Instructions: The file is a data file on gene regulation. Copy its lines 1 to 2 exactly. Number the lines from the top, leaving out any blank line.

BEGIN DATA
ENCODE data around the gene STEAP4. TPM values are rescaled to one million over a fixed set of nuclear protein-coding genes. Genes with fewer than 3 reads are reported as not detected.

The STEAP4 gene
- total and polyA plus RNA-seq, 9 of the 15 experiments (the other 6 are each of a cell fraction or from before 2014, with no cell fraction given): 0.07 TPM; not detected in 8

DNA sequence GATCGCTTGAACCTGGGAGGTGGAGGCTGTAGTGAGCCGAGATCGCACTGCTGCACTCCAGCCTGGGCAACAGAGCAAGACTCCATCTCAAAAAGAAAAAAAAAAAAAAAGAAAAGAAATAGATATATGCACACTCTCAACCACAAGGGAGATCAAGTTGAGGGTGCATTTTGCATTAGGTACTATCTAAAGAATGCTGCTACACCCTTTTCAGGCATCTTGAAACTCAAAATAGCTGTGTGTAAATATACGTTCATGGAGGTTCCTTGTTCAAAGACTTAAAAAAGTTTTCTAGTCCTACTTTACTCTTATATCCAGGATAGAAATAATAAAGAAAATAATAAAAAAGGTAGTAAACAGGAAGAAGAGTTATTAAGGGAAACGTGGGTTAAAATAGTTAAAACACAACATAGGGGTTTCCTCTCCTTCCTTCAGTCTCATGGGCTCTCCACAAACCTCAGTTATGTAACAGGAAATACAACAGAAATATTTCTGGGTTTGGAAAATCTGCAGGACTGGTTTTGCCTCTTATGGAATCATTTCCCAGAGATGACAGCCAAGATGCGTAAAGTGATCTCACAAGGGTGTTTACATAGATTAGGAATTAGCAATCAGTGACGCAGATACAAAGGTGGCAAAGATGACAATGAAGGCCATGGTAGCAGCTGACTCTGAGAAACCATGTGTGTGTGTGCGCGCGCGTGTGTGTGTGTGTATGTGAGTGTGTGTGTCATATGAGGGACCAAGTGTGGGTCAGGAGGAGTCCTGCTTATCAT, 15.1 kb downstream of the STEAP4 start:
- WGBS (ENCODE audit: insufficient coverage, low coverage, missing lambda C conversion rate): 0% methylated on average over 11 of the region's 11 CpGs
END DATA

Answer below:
ENCODE data around the gene STEAP4. TPM values are rescaled to one million over a fixed set of nuclear protein-coding genes. Genes with fewer than 3 reads are reported as not detected.

The STEAP4 gene